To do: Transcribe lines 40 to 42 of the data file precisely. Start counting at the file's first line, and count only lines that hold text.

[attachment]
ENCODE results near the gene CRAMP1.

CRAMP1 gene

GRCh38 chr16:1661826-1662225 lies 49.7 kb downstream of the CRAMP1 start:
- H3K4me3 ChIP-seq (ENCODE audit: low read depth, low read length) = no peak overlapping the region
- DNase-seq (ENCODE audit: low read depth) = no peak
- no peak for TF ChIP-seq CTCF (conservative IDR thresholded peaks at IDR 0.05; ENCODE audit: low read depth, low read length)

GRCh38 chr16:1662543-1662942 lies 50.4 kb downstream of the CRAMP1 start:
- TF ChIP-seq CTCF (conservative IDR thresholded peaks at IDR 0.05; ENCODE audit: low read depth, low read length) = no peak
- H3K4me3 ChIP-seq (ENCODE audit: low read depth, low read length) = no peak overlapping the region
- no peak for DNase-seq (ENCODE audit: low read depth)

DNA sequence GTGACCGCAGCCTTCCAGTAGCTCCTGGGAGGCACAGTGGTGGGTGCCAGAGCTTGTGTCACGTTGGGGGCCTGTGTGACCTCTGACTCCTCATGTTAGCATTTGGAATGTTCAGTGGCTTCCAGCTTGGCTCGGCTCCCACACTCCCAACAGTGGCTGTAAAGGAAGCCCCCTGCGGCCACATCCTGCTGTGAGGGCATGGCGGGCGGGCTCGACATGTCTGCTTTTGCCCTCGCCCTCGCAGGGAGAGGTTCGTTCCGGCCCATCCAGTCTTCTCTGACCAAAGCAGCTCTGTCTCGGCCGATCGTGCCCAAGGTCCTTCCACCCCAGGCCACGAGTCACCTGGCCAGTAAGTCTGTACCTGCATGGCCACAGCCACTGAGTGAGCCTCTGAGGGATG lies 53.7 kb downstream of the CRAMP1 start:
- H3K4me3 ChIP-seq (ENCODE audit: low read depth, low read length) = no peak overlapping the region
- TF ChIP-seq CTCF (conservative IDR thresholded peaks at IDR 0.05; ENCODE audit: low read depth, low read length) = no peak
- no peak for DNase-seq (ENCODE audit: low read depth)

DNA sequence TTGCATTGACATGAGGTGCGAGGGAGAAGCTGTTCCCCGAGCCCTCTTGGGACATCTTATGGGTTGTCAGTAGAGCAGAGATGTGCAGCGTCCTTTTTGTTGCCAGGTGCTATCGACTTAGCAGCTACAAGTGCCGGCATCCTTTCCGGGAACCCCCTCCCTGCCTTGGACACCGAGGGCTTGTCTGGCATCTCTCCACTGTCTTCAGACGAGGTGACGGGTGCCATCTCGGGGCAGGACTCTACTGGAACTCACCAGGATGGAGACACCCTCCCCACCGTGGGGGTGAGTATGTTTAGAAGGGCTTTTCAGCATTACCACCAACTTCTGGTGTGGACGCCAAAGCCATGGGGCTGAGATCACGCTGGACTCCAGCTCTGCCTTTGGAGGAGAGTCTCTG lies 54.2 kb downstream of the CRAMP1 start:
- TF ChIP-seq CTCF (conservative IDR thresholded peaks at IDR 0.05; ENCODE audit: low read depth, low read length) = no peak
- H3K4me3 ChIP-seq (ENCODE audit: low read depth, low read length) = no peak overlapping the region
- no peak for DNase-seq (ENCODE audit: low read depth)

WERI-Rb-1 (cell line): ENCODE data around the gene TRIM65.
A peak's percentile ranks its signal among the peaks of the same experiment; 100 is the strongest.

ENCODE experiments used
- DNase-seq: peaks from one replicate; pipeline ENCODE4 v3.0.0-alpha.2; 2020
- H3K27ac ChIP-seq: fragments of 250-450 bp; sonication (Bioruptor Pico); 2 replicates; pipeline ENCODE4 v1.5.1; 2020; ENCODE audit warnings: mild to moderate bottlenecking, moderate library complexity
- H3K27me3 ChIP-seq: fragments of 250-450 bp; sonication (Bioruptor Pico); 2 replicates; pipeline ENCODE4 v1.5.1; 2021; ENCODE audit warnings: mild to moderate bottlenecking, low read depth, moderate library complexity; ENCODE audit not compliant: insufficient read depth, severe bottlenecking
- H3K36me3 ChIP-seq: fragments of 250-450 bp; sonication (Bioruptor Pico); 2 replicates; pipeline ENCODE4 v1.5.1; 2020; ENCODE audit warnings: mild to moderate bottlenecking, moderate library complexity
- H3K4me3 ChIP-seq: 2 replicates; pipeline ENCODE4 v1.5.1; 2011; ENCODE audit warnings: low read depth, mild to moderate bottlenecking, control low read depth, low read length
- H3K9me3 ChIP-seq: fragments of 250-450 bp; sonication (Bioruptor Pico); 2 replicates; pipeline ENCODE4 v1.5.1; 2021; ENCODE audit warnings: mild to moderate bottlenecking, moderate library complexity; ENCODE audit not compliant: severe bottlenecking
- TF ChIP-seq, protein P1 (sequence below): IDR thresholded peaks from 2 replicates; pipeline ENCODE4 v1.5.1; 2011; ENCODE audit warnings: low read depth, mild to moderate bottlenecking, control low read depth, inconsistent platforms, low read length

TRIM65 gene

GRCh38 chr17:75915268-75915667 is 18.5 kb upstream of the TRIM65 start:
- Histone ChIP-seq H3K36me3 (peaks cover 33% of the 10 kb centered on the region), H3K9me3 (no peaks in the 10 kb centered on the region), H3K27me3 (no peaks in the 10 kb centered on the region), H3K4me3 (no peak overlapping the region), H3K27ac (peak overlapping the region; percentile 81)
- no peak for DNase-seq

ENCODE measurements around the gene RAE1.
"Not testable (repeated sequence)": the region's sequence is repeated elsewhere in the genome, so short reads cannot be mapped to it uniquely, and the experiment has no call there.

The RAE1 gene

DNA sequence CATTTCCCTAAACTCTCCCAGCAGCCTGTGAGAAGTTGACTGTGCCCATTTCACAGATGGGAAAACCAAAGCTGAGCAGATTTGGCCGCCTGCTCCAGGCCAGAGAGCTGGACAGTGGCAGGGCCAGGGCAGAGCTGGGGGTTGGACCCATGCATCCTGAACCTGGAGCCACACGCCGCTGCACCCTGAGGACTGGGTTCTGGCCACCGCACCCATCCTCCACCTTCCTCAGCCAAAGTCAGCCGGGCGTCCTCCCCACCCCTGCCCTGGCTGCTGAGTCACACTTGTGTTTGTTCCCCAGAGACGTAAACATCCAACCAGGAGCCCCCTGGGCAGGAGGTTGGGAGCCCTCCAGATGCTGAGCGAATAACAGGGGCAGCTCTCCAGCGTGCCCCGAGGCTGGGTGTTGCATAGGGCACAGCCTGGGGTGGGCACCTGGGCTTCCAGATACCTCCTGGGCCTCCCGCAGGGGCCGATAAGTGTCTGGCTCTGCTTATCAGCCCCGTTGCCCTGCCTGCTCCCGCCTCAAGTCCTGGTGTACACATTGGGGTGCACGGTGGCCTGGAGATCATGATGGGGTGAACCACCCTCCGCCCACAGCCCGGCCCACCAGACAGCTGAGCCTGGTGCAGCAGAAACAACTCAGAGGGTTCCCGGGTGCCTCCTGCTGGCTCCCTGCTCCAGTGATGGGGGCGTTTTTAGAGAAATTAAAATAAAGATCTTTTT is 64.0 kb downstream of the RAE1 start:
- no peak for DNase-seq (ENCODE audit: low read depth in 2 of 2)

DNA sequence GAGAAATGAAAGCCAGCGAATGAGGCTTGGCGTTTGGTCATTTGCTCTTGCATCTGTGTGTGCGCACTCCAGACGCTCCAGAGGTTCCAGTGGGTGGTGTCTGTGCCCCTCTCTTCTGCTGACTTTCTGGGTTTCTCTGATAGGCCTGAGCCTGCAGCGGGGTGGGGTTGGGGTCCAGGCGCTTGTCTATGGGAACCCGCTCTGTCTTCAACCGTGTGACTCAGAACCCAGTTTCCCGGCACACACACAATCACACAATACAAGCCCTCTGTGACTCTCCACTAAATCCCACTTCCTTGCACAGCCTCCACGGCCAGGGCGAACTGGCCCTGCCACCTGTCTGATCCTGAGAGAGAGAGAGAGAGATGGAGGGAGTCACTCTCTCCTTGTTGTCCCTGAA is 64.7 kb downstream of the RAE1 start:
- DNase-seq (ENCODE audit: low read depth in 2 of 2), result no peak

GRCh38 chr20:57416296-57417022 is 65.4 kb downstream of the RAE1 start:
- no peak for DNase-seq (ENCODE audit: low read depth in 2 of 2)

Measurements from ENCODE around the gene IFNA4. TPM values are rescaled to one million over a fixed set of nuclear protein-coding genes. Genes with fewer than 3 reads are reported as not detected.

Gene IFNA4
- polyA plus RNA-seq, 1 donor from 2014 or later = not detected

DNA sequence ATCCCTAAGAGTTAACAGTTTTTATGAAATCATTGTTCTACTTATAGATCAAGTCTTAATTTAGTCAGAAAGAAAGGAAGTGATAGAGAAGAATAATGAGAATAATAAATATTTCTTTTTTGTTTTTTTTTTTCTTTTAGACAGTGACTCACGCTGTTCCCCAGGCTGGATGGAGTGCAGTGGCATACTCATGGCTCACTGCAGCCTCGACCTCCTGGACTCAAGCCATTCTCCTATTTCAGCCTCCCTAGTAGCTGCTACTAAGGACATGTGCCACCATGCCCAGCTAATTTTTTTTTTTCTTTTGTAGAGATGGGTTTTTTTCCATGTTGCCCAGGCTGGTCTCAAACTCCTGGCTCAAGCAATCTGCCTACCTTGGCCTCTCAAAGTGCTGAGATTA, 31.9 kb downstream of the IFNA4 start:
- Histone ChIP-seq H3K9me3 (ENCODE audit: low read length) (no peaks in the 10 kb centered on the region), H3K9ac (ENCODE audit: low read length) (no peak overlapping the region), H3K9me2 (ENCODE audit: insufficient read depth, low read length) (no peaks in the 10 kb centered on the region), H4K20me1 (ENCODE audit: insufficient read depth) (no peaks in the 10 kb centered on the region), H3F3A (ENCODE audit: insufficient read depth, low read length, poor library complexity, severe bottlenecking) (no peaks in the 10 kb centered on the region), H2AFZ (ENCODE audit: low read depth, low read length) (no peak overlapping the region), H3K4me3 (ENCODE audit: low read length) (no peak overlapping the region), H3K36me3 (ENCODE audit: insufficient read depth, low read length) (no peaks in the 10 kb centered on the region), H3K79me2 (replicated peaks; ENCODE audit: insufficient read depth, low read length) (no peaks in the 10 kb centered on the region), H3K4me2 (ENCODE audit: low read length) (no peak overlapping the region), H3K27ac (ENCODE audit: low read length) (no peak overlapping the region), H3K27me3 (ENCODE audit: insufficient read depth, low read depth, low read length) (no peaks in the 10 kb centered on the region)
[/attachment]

GRCh38 chr20:57416296-57417022 is 65.4 kb downstream of the RAE1 start:
- no peak for DNase-seq (ENCODE audit: low read depth in 2 of 2)

Measurements from ENCODE around the gene IFNA4. TPM values are rescaled to one million over a fixed set of nuclear protein-coding genes. Genes with fewer than 3 reads are reported as not detected.